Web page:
Finding the balance between trust and data

Feb 10, 2020
In this digital age, data analysis is important to a high-performance culture, but so is trust. Teresa Stapleton discusses how to find the balance.

There is a need for a data-driven approach to understand how a business is performing, but capturing, analysing and interpreting large volumes of data is a time-consuming process that can lead to analysis paralysis, slow decision-making and delays in getting work done. 

When building a high-performance culture, the key is to find the balance between trust and data, where people feel motivated, engaged and empowered to do their best work and collaborate with colleagues to make the business successful. 

Building trust

For most people, trust in another person is based on knowing from personal experience or by reputation that someone is reliable. We naturally tend to trust people with a proven track record, who can keep commitments, deliver on time, be open and honest, admit mistakes, and speak up to share concerns. Trust is essential for a leader to stand back and give their team space to get on with the job. When a leader doesn’t trust their team, it inevitably leads to micro-management in order to keep tight control and minimise risk. This approach can be extremely frustrating and demotivating for an individual, and particularly for experienced, competent teams. Micro-management often produces disengaged employees, increased absenteeism and reduced productivity – ultimately impacting bottom line results.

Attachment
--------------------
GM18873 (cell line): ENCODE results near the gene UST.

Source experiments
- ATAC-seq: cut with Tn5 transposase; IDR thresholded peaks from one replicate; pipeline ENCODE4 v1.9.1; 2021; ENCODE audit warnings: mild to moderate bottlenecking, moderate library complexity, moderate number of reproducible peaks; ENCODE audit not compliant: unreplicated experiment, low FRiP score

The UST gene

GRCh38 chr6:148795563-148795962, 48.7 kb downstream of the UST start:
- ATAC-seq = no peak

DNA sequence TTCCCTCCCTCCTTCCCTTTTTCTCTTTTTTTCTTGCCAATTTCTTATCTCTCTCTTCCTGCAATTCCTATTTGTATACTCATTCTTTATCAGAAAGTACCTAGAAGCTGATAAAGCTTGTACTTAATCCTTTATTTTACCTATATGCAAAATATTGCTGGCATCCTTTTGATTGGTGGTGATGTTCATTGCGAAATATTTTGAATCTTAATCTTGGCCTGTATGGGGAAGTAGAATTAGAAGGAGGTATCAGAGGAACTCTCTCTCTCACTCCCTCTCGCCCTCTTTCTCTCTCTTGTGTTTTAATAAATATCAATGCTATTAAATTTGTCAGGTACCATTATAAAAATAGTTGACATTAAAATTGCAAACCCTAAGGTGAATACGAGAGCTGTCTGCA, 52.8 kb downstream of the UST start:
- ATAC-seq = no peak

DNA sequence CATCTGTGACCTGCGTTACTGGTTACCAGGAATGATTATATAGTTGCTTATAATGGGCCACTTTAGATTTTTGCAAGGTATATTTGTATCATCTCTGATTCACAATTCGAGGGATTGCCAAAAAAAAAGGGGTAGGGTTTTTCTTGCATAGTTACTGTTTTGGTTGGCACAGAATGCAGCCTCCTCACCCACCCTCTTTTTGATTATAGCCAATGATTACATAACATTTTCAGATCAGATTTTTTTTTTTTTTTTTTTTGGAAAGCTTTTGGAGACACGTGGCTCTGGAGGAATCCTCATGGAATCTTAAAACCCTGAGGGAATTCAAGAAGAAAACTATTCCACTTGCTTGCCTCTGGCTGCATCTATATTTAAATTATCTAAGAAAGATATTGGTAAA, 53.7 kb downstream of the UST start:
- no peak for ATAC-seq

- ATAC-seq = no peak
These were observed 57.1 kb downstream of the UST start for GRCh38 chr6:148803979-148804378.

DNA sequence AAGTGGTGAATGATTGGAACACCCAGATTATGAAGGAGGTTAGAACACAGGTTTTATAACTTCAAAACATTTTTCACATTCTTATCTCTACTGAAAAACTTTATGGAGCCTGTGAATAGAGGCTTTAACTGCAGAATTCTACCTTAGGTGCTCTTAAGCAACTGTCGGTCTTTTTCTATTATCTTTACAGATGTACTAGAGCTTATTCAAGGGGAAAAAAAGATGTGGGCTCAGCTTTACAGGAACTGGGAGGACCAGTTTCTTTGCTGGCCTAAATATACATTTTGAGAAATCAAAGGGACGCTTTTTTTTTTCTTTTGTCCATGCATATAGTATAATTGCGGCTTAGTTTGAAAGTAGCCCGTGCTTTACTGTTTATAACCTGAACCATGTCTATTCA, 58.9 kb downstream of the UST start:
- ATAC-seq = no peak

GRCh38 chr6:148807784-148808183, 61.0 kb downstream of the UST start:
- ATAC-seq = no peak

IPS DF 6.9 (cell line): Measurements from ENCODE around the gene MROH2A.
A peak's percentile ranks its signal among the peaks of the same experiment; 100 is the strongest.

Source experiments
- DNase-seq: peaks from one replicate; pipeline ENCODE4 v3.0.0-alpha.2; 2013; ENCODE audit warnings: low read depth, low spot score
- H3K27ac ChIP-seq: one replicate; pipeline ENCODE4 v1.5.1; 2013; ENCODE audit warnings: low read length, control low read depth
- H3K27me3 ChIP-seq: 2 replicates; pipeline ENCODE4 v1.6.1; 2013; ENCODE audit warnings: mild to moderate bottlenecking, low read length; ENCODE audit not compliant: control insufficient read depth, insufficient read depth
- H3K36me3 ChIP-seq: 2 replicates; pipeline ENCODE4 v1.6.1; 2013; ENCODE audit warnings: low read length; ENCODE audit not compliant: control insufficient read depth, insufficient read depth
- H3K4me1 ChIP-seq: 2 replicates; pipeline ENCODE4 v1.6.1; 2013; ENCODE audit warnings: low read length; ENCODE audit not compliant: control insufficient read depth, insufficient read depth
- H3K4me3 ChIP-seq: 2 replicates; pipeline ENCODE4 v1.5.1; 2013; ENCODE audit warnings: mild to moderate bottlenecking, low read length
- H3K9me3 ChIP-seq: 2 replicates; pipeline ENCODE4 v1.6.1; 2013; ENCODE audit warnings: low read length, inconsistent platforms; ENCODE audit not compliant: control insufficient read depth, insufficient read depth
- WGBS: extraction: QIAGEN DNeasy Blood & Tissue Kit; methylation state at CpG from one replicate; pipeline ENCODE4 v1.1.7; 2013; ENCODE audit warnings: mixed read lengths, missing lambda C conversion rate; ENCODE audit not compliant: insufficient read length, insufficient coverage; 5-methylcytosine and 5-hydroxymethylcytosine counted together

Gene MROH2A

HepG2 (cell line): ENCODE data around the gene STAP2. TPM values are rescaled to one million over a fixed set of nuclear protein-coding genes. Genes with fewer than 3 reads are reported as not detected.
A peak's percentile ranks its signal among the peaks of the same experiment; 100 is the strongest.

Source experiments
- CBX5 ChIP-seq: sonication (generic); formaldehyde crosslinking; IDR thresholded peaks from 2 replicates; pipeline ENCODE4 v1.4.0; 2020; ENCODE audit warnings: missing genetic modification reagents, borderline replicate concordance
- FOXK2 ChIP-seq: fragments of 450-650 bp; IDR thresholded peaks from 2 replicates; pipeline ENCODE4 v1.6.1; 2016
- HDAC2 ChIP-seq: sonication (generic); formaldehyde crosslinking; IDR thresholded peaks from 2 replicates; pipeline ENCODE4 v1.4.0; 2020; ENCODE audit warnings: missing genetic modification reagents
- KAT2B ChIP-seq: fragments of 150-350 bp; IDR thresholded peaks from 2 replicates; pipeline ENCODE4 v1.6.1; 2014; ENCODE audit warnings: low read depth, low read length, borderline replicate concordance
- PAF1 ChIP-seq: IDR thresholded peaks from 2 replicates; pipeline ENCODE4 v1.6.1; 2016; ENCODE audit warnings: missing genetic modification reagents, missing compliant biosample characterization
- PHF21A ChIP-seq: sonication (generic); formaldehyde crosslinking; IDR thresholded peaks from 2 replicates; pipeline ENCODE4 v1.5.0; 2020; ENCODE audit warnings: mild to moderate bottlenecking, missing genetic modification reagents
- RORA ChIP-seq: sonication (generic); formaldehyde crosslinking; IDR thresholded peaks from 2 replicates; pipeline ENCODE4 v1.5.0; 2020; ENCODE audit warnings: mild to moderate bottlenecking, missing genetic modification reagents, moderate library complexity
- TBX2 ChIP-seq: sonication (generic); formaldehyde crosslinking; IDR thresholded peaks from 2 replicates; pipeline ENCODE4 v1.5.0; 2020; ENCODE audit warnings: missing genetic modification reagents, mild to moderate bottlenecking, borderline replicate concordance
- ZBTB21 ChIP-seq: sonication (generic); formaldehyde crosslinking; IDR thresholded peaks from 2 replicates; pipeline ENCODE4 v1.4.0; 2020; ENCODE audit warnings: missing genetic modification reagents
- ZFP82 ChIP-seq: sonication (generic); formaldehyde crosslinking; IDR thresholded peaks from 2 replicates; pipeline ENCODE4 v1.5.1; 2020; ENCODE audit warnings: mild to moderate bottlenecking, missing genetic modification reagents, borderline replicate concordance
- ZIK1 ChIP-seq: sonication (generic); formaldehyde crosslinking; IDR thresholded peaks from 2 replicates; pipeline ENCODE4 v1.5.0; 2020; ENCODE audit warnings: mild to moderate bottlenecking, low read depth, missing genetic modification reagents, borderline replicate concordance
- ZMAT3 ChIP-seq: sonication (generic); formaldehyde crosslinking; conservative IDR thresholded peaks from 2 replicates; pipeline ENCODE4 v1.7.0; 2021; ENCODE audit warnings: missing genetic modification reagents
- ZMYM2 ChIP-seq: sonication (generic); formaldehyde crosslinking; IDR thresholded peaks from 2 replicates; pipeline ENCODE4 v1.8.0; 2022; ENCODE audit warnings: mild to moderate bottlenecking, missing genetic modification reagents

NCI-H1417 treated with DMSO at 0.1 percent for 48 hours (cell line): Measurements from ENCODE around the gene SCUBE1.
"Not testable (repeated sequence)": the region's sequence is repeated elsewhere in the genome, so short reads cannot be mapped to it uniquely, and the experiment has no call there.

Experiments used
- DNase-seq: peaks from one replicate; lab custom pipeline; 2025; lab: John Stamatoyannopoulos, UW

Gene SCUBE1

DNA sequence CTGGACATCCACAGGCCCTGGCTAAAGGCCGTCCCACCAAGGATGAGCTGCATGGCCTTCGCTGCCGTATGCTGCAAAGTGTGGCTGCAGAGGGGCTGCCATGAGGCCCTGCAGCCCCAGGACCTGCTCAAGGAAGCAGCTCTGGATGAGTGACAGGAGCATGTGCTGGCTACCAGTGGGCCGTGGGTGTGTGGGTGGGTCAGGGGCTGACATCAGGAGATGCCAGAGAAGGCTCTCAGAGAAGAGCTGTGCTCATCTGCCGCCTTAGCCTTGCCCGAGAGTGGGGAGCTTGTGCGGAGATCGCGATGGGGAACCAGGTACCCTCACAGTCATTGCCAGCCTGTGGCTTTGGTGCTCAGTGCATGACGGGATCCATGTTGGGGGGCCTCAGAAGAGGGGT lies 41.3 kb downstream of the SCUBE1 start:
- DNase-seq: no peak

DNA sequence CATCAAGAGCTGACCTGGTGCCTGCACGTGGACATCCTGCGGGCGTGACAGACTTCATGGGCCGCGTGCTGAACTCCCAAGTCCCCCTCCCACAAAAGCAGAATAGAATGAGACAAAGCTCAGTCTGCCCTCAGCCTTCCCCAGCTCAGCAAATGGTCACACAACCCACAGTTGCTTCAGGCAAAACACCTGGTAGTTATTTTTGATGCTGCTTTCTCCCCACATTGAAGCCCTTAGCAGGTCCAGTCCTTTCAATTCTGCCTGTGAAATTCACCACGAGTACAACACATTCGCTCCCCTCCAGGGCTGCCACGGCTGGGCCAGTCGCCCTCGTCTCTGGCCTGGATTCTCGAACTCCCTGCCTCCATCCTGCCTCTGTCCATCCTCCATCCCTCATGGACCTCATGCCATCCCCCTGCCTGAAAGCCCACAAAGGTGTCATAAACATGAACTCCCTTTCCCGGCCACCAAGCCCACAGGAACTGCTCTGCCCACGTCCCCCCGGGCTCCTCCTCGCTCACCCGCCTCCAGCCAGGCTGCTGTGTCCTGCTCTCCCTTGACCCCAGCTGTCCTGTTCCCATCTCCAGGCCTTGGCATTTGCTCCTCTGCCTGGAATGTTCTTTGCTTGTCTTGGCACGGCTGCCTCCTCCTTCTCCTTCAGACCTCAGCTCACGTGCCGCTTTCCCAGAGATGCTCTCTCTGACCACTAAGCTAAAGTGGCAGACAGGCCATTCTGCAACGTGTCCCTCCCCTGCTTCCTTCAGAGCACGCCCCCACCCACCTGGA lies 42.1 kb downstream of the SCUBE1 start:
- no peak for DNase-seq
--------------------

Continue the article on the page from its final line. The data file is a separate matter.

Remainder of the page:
When trust is lacking, it’s important to identify and tackle the root cause behind the trust issues. In some cases, it’s down to personality clashes where people have different beliefs on the best way to get work done. When this is the issue, it really helps to invest in team building exercises to promote collaboration.

Managing a new team

New managers are often in the tricky position of not knowing if they can rely on their new team while having to depend on them to be successful. This can create an anxious and stressful atmosphere. Taking time to get to know a new team, being clear on expectations and open about how you like to operate are critical to building a solid foundation for a good working relationship. Having the right mix of skills, experience and personality style is critical to the success of any business. This explains why many leaders like to build their own teams or bring people they trust when they take on a new role. However, more often, managers inherit people they wouldn’t have chosen. As a leader, it’s important to keep an open mind and give people the opportunity to prove themselves. As Ernest Hemingway said, “The best way to find out if you can trust somebody is to trust them.” 

Situational leadership

The most successful leaders adapt their leadership style based on the ability and level of commitment of the person or group, as well as the circumstances. Situational leadership involves evaluating what level of trust versus support is optimal. When managing someone new in a role or with responsibility for critical or high-risk tasks, close oversight is advisable. But, as the person demonstrates that they can perform competently, experienced leaders will adapt their style to give the employee more accountability and independence.